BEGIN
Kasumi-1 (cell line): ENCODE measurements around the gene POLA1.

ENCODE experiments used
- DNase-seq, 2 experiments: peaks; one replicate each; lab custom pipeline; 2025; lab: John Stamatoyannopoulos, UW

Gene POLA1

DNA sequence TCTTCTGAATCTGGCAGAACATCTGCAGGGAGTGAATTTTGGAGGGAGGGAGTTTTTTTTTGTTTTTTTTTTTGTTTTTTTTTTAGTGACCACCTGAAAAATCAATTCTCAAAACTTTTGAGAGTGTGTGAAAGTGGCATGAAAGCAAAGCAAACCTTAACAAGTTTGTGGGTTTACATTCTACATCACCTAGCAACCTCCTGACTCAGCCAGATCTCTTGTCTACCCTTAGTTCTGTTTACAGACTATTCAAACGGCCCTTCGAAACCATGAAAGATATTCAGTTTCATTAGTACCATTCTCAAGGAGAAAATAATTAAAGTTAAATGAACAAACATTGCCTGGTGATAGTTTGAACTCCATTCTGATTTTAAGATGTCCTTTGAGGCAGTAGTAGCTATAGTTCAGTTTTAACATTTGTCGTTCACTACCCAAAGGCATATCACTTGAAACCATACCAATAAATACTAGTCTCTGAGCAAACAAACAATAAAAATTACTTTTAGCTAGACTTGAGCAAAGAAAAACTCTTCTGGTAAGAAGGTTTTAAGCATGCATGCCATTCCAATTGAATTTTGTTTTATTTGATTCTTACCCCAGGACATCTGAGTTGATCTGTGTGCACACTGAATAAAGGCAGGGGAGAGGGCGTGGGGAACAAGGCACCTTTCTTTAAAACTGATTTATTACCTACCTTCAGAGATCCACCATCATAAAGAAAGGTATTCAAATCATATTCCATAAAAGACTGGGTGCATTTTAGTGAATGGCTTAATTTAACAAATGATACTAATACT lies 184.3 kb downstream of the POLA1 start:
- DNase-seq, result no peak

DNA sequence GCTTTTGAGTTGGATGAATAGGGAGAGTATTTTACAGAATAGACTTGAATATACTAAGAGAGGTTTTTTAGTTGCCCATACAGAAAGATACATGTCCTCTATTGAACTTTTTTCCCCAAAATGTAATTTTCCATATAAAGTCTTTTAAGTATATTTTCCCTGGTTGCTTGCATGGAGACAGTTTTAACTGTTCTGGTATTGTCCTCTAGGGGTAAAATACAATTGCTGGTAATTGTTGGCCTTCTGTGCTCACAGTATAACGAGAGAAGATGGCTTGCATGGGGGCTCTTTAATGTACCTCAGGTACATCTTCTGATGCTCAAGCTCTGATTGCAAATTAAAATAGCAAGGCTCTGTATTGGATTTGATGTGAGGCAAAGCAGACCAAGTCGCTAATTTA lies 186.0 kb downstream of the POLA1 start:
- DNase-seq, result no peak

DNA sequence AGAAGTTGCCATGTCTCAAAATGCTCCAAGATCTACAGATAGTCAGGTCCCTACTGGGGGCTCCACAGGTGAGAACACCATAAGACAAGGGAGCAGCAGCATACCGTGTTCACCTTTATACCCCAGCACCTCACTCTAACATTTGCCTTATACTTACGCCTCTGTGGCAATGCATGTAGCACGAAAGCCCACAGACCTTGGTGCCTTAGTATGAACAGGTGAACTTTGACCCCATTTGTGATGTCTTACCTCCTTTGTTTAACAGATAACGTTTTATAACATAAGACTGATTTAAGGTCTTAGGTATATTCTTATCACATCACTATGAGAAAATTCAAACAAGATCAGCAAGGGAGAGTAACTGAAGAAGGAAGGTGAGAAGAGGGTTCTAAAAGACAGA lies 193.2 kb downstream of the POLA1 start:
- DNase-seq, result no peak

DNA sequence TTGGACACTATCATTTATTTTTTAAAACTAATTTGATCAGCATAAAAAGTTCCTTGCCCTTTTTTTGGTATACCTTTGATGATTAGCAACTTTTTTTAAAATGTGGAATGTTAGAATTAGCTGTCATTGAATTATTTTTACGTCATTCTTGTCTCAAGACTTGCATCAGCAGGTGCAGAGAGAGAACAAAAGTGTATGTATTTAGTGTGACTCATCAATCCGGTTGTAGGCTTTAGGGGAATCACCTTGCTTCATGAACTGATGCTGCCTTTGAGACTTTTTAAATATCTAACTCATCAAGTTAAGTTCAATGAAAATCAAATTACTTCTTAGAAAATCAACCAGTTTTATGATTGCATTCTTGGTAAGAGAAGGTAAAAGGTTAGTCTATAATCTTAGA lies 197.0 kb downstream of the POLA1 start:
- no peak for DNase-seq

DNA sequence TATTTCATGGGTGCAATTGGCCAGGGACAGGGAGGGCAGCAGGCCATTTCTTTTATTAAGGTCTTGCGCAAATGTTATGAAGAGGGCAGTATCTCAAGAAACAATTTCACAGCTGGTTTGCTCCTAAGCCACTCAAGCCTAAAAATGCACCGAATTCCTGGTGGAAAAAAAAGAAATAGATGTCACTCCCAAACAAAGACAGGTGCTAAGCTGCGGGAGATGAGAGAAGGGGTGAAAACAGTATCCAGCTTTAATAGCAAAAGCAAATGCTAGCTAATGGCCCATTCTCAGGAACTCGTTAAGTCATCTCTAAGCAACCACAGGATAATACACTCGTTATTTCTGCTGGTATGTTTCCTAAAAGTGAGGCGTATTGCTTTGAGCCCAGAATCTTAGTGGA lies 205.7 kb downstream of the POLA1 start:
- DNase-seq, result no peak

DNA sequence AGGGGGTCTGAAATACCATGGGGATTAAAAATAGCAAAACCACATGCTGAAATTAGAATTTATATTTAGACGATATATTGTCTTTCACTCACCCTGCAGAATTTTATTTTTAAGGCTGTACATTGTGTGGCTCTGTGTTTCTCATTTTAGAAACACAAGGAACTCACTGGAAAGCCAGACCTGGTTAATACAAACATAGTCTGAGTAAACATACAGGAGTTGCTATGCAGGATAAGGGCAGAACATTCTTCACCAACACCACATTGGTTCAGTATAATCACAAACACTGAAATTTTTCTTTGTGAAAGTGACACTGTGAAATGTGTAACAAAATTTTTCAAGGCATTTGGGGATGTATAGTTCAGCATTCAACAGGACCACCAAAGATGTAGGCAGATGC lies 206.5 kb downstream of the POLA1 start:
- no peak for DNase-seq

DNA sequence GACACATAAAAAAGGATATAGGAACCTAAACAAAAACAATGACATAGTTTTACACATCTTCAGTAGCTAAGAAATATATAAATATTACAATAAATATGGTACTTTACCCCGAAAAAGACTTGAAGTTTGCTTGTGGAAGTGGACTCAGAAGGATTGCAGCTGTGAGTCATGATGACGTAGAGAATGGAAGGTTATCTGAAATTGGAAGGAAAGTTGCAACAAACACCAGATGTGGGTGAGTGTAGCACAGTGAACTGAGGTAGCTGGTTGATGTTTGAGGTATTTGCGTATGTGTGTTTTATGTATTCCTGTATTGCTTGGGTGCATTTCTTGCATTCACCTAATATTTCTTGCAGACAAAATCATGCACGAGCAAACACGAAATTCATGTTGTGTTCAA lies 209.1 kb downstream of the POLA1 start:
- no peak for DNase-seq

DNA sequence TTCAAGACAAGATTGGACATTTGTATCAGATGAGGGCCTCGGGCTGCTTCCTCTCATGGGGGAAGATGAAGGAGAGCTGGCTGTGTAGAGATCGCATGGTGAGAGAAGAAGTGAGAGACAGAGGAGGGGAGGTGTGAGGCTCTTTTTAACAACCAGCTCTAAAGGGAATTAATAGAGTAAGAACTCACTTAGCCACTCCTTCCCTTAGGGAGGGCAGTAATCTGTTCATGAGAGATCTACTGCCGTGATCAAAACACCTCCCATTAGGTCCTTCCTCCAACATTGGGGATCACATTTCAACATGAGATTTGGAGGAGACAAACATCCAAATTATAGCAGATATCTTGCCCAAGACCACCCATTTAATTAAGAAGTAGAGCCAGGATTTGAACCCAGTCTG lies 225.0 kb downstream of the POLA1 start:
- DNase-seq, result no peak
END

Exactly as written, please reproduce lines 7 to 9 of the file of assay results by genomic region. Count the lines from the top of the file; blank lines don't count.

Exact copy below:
DNA sequence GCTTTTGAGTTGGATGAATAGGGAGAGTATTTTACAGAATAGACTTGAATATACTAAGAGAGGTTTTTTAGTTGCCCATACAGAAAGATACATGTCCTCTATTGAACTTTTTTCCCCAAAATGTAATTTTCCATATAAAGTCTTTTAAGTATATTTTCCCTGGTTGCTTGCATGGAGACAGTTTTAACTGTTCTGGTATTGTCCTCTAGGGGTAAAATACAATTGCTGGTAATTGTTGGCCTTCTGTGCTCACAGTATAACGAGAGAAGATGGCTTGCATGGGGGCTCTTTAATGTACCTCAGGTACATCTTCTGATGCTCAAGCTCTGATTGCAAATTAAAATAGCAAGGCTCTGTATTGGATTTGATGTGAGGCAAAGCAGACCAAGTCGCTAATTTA lies 186.0 kb downstream of the POLA1 start:
- DNase-seq, result no peak

DNA sequence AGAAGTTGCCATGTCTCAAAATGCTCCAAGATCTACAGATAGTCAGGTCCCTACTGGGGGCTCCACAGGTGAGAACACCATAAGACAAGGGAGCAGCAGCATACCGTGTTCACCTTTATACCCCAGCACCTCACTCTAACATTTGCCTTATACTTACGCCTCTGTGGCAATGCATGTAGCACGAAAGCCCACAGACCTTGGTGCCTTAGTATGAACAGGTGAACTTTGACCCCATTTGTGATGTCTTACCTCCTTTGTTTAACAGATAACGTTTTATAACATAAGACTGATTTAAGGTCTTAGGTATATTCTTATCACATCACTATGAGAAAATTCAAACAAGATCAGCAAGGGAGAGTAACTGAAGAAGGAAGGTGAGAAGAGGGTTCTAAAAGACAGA lies 193.2 kb downstream of the POLA1 start: